I am teaching through a book of the Bible at a time on Wednesday mornings to a group of saints and we began looking at the Letter of James this week. In preparation for my teaching I began studying James and come to find out this is not a letter from James at all, it is a letter from Jacob.
Somewhere along the line of translation the Greek word Ἰάκωβος has been moved from Jacob to James. Ἰάκωβος is the carryover from Hebrew, and it simply means, Jacob. So, the Jameses of the New Testament are really Jacobs. This is important as you read the letter of James, I mean Jacob.
The opening salutation of the letter reads, “Jacob, a servant of God and of the Lord Jesus Christ, to the twelve tribes which are scattered abroad, greeting.” Now that we have the name cleared up, we see that Jacob is writing to the twelve tribes that have been scattered from Jerusalem. This should draw our minds right back to Genesis and the patriarch Jacob and his twelve sons.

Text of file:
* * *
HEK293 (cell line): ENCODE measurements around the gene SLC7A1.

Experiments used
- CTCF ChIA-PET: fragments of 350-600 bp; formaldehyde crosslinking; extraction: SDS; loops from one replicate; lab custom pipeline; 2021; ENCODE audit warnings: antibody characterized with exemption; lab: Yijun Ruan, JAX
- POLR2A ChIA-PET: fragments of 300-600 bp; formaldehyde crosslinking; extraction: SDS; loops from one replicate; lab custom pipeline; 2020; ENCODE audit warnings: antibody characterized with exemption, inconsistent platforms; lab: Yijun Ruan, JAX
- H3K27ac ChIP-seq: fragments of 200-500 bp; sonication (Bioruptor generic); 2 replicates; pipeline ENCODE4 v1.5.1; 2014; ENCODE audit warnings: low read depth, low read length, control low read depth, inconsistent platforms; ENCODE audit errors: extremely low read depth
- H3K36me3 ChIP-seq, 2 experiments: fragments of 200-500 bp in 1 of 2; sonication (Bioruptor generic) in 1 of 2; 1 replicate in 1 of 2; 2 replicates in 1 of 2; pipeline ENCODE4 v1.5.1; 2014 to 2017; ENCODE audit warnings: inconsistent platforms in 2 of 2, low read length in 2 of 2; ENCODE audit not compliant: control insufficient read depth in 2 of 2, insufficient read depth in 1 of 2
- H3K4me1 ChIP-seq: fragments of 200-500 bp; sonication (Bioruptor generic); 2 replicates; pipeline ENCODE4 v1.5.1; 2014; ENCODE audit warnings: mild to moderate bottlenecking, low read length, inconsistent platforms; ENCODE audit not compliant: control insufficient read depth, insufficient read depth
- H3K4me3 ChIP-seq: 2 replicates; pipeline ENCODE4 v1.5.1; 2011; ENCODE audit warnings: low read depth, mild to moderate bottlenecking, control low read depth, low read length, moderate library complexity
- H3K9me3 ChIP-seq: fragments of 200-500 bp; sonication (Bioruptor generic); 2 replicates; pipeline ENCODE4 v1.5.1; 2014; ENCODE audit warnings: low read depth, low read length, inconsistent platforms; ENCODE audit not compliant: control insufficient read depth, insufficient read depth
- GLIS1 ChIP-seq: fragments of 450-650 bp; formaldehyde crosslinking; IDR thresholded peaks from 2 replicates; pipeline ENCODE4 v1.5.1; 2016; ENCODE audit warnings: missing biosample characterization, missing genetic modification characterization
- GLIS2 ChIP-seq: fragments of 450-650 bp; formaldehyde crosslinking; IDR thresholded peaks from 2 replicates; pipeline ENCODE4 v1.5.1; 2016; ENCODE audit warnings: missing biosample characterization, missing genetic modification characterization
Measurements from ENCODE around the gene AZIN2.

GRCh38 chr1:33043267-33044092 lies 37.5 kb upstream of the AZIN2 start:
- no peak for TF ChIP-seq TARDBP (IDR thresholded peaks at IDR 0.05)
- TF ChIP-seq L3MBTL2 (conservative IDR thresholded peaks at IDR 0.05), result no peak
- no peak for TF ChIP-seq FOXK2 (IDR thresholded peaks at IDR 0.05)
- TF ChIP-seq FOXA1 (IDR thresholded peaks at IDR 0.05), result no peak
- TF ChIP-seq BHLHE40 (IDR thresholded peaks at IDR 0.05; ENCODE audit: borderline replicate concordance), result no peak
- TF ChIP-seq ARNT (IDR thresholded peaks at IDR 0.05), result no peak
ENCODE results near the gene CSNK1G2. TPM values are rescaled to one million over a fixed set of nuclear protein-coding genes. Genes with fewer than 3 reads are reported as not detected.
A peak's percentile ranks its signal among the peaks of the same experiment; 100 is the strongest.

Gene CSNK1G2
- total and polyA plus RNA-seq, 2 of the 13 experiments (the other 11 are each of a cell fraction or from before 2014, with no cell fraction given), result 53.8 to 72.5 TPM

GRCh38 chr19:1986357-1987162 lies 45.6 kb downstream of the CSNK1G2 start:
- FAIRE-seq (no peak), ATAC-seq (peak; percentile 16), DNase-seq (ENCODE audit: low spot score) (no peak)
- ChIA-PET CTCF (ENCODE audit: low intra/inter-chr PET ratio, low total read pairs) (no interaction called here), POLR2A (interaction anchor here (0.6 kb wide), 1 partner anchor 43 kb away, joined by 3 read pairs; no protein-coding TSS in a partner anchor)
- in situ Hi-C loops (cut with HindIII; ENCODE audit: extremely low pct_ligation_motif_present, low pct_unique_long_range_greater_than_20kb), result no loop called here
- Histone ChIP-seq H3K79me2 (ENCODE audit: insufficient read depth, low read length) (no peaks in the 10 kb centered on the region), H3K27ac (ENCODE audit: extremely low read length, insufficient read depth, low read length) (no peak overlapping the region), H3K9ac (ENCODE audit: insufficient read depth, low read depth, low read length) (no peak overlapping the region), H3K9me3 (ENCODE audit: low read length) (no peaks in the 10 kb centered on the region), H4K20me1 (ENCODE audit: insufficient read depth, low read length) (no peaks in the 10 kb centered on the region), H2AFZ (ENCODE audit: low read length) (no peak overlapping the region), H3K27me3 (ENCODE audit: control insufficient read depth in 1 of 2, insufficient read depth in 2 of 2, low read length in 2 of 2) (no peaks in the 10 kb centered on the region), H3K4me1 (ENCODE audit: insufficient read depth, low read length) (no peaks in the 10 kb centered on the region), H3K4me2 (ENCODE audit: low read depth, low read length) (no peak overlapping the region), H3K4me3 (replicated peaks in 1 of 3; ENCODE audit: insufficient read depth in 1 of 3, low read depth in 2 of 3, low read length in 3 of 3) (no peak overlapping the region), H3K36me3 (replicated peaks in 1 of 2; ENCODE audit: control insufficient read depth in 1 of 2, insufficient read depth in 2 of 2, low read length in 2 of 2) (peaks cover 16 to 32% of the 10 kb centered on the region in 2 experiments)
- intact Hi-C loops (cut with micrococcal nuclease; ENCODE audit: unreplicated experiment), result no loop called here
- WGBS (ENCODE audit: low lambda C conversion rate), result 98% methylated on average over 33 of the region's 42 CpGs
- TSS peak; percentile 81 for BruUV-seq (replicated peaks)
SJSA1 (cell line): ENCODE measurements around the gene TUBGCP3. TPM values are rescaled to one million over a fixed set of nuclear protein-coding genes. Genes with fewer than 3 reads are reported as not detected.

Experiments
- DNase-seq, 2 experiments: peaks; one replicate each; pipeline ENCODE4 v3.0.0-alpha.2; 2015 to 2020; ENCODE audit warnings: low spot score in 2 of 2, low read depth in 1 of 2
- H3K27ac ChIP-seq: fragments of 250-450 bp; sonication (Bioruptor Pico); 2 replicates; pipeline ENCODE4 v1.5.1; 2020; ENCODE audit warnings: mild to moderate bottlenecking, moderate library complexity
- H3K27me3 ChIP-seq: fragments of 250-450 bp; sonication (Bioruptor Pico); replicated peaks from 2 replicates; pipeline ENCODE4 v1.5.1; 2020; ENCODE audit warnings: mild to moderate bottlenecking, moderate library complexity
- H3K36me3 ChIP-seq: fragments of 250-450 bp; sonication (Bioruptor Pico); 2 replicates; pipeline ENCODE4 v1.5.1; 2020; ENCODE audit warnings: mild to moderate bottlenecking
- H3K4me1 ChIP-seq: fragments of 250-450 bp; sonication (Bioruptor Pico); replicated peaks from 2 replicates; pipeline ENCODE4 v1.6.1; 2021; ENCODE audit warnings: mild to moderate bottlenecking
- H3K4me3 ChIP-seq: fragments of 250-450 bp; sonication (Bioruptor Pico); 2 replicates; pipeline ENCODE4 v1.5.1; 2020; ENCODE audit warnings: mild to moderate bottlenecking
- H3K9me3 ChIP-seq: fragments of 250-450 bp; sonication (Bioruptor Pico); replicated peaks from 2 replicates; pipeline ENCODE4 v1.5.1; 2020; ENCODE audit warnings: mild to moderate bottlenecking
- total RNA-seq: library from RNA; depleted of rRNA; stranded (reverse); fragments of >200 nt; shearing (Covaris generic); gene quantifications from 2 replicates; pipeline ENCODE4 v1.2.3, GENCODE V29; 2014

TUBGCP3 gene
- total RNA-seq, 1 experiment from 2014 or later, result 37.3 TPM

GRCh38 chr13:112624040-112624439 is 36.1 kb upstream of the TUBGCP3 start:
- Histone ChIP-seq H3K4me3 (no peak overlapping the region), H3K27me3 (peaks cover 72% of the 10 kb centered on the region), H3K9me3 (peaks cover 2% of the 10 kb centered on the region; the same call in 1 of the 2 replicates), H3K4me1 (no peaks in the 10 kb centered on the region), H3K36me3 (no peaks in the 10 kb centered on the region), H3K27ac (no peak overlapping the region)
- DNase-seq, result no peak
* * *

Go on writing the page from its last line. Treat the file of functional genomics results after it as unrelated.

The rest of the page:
In this letter, the Christian Jews that have fled Jerusalem are receiving instructions on how to live in the wisdom of the Gospel in the world. They are receiving this instruction from Jacob (the Apostle), their father in the faith. This letter calls for maturity and wisdom gained through trials (much like Jacob in Genesis who even wrestled with God). Jacob is bringing kingly wisdom to the scattered church because they may not be in the Promised Land anymore, but that is the point, for Christ has promised to the church the whole earth (Matthew 28:18-20). Jacob is telling us how to live according to the royal Law under our King so that we might inherit the earth.